Past Press Releases

November 29, 2007

BANGKOK, THAILAND—Wellesley Centers for Women (WCW) is proud to partner with the United Nations Children’s Fund (UNICEF) for “Women and Children: The Human Rights Relationship,” a conference that examines the intersections and gaps between women’s and children’s rights in Asia. Slated for December 9–10 in honor of Human Rights Day, the conference brings together rights advocates from across the region in order to dialogue and to build shared agendas based on the Convention on the Rights of the Child (CRC) and the Convention on the Elimination of Discrimination against Women (CEDAW) in Bangkok, Thailand. Rangita de Silva-de Alwis, WCW senior advisor on international programs, leads the ongoing initiative.

“The aim of the conference is to create a paradigm shift that advances the wellbeing of both women and children in order to shape a world that is equal for everyone,” states de Silva-de Alwis. “Our strategic partnerships with the vanguard of the women’s and children’s rights movements, as well as other change agents in the Asia region, allow us to bring these disparate networks together to use both gender lenses and a child rights perspective to advance these rights at the policy-making and programmatic levels. This is a truly historic moment of the women’s and children’s rights movement in Asia. It’s very exciting.”

Numerous case studies reveal that children’s rights cannot be guaranteed in a framework that diminishes women’s status and discriminates against them. Further gender-based subordination is deeply embedded in childhood and is part of the continuum of discrimination and violence that runs through women’s lives. WCW’s de Silva-de Alwis notes that the human rights framework is an effective entry point for analysis and actions to promote gender equality and the rights of children.

Savitri Goonesekere, one of Asia’s most renowned scholars on the rights of women and children, pioneered the discourse on the linkages between the two rights agendas and will serve as the keynote speaker. Other CEDAW and CRC participants include: Ferdous Ara Begum, the first woman to lead Bangladesh television as Director General, the first female Commissioner of Taxes in Bangladesh, and a member of the CEDAW Committee; Saisuree Chutikul, former Vice-Chair of the UN Committee on the Rights of the Child, current CEDAW Committee member, and one of the world’s leading voices in the fight against human trafficking; Shanthi Dairiam, a CEDAW Committee member and feminist expert who founded and headed the International Women's Rights Action Watch-Asia Pacific (IWRAW Asia Pacific) for 12 years; Yanghee Lee, chairperson of the CRC Committee, and Professor of Child Psychology and Education at Sungkyunkwan University, Seoul, Republic of Korea; Heisoo Shin, an expert of the CEDAW Committee who has been a leader in bringing the issues of sexual slavery and other women’s human rights abuses to the forefront of the international justice agenda; and Dubravka Šimonović, a national of Croatia and CEDAW expert who served as the Committee’s Rapporteur in 2005 and 2006 and currently heads the Human Rights Department in the Ministry of Foreign Affairs.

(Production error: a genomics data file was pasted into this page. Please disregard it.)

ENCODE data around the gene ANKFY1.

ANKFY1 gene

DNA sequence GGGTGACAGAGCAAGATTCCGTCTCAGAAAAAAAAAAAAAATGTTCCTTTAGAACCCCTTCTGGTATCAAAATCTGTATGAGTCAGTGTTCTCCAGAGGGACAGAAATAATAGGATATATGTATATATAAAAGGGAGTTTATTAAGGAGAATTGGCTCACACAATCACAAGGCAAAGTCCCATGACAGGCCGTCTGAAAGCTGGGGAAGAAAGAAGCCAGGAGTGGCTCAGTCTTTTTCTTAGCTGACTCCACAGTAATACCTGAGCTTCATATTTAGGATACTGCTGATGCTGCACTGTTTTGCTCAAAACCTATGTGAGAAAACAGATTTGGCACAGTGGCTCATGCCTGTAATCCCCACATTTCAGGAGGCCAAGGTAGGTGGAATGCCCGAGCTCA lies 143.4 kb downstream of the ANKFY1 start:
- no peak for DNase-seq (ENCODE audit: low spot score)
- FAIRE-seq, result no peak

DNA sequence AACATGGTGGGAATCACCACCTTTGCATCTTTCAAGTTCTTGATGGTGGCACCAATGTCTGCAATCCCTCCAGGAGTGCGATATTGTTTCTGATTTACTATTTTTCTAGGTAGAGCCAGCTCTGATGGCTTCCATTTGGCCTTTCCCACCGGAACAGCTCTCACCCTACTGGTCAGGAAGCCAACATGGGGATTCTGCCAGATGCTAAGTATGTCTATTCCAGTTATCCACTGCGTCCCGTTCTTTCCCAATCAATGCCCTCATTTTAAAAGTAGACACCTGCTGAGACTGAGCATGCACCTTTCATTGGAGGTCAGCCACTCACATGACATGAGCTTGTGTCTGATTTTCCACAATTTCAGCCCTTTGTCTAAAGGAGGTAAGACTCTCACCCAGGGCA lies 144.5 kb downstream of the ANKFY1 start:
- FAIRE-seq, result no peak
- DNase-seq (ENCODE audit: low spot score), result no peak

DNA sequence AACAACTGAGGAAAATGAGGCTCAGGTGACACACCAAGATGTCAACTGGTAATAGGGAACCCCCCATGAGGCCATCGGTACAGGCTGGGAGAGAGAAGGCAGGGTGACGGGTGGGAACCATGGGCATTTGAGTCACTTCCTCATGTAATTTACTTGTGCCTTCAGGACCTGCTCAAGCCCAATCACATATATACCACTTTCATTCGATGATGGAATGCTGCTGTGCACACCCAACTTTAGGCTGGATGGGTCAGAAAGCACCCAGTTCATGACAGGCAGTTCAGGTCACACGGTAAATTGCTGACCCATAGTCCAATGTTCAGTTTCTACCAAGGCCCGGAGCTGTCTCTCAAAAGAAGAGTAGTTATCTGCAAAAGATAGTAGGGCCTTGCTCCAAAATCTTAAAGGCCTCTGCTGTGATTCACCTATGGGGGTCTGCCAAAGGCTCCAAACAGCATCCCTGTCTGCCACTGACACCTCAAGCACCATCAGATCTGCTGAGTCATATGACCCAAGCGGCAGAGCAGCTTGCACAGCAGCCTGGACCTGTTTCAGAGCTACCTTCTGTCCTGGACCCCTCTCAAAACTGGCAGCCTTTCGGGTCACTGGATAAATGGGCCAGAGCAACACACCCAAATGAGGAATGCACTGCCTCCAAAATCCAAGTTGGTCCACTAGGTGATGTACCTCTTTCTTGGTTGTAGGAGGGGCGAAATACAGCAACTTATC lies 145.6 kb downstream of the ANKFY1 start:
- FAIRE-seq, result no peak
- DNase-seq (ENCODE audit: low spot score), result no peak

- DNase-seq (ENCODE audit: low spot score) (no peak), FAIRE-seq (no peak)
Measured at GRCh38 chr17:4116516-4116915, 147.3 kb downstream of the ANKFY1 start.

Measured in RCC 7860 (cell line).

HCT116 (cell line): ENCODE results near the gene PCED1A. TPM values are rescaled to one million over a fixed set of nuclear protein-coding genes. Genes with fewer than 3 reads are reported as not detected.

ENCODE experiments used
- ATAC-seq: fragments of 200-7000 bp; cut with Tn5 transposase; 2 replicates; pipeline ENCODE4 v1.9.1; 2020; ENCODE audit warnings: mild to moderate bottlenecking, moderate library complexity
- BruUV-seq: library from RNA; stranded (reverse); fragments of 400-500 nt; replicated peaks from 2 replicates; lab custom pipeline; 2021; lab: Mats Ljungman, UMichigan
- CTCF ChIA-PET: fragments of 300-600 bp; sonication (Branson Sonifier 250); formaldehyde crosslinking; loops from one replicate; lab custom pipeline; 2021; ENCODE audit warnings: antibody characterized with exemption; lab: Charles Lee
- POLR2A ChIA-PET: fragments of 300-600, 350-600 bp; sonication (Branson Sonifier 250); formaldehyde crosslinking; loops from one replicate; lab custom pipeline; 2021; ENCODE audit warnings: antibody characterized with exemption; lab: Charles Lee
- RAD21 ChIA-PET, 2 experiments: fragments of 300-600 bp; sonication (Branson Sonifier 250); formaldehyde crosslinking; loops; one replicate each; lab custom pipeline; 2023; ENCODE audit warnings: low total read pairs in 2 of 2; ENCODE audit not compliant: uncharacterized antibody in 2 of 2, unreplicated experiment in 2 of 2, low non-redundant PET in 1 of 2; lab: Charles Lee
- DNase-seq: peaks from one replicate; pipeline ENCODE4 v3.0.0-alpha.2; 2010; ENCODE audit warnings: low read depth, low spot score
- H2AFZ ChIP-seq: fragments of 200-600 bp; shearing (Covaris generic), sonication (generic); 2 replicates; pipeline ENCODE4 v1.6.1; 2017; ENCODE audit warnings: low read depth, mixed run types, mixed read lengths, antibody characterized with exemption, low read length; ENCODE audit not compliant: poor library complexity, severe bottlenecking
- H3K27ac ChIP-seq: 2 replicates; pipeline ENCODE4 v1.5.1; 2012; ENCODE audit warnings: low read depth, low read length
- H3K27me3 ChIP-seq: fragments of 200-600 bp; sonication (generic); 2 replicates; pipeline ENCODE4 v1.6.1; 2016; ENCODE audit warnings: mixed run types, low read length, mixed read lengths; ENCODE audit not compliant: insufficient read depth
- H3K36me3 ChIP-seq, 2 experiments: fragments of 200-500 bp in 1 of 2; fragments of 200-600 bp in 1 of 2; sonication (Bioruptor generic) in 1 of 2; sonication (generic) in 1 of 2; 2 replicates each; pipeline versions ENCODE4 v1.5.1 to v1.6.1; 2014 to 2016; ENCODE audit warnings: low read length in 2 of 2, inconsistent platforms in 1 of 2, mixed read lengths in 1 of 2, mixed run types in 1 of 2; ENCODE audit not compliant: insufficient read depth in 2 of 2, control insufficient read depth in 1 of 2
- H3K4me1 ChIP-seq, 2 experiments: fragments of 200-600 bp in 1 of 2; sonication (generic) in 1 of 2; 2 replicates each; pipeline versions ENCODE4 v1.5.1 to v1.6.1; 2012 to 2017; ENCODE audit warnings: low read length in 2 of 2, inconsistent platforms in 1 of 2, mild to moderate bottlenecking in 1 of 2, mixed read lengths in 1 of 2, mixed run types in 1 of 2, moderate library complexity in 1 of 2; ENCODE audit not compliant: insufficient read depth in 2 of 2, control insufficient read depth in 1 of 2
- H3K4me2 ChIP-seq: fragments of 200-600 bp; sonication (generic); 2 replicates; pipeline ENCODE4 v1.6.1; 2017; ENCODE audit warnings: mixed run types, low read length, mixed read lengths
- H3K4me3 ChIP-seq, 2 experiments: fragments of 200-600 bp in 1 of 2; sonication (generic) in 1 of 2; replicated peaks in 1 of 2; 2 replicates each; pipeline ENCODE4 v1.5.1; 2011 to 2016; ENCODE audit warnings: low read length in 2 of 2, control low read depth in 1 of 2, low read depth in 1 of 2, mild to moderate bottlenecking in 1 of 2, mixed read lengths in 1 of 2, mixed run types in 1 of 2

“A key goal for our work at the Wellesley Centers for Women is to strengthen and deepen our international connections and collaborations in order to learn from women around the globe and thus strengthen our domestic work while also sharing our findings and expertise with our global partners,” reports Susan McGee Bailey, executive director of WCW. “Partnering with UNICEF on this important initiative further supports our commitment to groundbreaking research and programmatic work that will deepen our understanding of and offer solutions to the challenges facing women and girls.”

Bailey will travel to Bangkok in early December with de Silva-de Alwis and Wellesley College student Stephanie Tung, who has been supporting the planning and will serve as special rapporteour for the conference. For more than 30 years, WCW has brought together an interdisciplinary community of scholars engaged in research, training, analysis, and action. The groundbreaking work has been dedicated to looking at the world through the eyes of women with the goal of shaping a better world for all. For more information on “Women and Children: The Human Rights Relationship,” visit

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